There is one glaring weakness with this method: How do you ensure that you have solved the right problem? If you start out by discussing what it is that you need to teach, how do you ensure that, to borrow from Stephen Covey, you are leaning your ladder against the right wall? You can evaluate the course however you want, but if you don’t start out by defining the problem, then how do you know that the successful delivery of a given set of content will solve that problem? This method puts the cart before the horse.

What is the problem? What are our objectives?

Here is a description of the second option we have in creating course objectives:

Stage Description
Initial The first questions you ask are: What do we want class participants to walk away with? What do we want to achieve in this course, at a high level?

Based on your answers to these questions, you create a list of overall objectives right off the bat.

1 Based on your objectives, you know what content you will need to create in order to satisfy those objectives. The content begins to come together pretty quickly and logically at this point.
2 Based on the content that will meet the objectives, you figure out how to create and deliver the content in a way that satisfies the objectives most directly.
3 To do this right, you just go back to the overall objectives. Does the course content get us to these objectives?

In this situation, you will know at the end of your evaluations whether or not the course was successful in solving the original business problem.

There is a higher up-front cost to using this method. You might need to have a separate, initial meeting with subject matter experts to nail down overall objectives before you can begin actually deciding what content to deliver in the course.

Recommendations

How do you move from option #1 to option #2? What if there is significant resistance to this change in your organization? What if people just want to ask, “Hey, what do we need to teach here?”

Why not start with a testing of the new method? Use the old method to create one course. This is your control group. Then use the new, objectives-focused method to create a course. When you have performed your evaluations, go back and compare the two methods, to see which actually did more to solve the problems that they were created to solve. With careful analysis, you and your management will see how much sense it makes to create objectives before thinking about what content to deliver.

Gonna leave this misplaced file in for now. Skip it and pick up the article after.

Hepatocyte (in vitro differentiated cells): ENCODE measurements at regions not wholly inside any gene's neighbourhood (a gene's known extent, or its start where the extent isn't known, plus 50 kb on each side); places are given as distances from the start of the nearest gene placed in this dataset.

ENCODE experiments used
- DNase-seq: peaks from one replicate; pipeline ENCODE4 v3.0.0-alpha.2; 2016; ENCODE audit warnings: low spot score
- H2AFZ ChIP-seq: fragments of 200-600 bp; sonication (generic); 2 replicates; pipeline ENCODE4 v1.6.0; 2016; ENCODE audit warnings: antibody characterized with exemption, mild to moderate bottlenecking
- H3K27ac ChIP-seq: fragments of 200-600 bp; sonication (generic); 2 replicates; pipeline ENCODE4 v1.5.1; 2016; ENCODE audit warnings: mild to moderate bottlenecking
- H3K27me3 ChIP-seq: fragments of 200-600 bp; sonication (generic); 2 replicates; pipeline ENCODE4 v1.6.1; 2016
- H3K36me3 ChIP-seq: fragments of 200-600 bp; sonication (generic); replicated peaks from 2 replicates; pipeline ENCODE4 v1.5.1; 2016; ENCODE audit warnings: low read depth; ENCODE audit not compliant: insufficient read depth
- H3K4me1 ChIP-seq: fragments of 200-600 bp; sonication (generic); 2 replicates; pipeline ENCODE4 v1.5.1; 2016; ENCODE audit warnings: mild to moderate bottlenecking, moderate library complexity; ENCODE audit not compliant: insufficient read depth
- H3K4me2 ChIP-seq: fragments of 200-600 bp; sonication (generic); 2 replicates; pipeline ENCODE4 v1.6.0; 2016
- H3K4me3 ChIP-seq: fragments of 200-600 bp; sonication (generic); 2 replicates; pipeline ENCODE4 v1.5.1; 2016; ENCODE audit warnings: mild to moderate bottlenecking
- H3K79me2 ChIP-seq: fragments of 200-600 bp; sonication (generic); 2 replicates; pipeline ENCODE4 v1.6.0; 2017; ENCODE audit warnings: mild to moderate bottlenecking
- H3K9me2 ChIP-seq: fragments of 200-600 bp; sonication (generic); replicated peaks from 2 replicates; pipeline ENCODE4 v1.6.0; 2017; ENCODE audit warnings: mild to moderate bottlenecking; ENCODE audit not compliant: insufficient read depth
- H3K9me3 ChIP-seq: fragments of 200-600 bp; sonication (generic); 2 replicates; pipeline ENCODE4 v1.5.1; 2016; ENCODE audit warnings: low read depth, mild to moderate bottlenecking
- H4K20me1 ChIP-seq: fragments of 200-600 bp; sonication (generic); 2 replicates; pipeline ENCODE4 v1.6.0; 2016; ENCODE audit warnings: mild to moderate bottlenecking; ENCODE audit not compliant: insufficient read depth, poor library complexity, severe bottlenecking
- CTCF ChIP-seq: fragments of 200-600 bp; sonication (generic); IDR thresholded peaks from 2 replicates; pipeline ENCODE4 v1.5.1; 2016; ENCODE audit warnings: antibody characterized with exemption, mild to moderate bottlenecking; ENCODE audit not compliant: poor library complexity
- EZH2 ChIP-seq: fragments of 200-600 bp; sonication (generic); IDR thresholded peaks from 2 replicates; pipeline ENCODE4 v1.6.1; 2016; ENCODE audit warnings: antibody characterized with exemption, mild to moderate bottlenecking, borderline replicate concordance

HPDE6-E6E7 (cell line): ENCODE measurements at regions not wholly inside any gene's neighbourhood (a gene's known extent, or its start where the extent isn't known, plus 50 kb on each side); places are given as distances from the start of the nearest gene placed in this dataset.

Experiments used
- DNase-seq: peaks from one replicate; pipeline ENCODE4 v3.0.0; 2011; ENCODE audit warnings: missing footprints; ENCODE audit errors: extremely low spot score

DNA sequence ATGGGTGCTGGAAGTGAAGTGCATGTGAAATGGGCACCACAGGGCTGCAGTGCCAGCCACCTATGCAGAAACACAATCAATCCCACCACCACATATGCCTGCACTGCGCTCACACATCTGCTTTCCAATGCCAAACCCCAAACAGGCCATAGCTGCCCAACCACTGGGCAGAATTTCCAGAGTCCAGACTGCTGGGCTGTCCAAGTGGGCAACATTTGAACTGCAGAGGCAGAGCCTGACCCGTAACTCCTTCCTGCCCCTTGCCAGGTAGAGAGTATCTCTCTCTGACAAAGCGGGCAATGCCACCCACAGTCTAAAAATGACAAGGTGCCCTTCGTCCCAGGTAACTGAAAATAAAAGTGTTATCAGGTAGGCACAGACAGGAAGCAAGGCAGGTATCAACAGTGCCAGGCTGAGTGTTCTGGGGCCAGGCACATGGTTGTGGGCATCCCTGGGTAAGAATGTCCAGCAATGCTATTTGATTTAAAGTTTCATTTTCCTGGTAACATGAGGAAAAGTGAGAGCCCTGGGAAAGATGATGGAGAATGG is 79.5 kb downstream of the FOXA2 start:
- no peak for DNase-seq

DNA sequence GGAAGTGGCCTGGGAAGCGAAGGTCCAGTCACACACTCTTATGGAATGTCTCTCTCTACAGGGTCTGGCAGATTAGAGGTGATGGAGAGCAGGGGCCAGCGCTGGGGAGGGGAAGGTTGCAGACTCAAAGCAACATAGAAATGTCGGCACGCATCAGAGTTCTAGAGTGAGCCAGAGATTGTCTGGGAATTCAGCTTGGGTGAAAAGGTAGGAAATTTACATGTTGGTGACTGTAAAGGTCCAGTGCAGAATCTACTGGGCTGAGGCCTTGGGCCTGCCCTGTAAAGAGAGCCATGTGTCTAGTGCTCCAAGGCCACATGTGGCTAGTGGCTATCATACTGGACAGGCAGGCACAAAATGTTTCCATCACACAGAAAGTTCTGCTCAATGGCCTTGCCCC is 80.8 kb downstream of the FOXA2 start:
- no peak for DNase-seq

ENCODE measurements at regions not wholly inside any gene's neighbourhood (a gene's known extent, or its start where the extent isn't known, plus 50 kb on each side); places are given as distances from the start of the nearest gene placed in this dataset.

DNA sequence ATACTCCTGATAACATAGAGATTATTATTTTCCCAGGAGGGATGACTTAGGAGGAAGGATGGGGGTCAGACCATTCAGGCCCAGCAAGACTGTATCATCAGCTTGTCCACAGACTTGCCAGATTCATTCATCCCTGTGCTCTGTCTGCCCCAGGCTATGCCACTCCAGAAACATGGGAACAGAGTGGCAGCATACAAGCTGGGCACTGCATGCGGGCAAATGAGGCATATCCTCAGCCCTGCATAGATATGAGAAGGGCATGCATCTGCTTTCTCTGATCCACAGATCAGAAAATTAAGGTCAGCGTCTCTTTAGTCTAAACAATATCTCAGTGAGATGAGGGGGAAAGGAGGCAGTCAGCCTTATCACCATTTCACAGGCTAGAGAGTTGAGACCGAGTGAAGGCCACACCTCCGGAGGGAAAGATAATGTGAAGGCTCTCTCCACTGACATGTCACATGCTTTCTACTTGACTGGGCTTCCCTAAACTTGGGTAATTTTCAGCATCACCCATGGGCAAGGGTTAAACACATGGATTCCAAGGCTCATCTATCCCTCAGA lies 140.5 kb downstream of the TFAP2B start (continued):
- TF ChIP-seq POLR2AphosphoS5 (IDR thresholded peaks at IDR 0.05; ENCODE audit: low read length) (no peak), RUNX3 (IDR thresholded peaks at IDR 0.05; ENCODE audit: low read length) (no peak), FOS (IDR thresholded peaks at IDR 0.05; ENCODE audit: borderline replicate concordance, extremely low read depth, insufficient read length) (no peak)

From the Editor Q32018

By Kelly Smith

At the 65th annual STC Summit In May, I had the great pleasure of volunteering to take the reins of IDeaL from former managing editor Crista Mohammed. In the months since, I have worked closely with the co-managers (Viqui Dill and Lori Meyer) and others to create this, my first issue of IDeaL.

At the SIG meeting in June, the group suggested that my first post as managing editor should include a brief autobiography, since I am relatively new to the STC and have not been very active in the SIG until now. I joined STC in 2015 and have attended every Summit since that first one in Columbus. I started out knowing almost nothing about the STC and knowing almost no one in the organization. Since then, I’ve made many friends and have learned more than I could possibly sum up. Each year I am struck by the diversity and vibrancy of our community.

My life as a technical communicator began when I volunteered to write a software user manual for a student project in 1996. Since then I moved from Canada to the United States to work and although my first job title was programmer analyst, I quickly transitioned into being “the writer” on every team I’ve been on. I eventually took some online classes and certifications to make my skills more official and since then, I have written two non-fiction books, have worked as senior editor for a national quilting magazine, and have written or edited hundreds of manuals, procedures, presentations, papers, and other IT and business-related documents, including other newsletters.

When I’m not working, I am studying to earn my MS in Technical Communication Management from Mercer University. I plan to graduate in 2019.

With that out of the way, welcome to the Q3 2018 issue of your IDL SIG Newsletter!

In this issue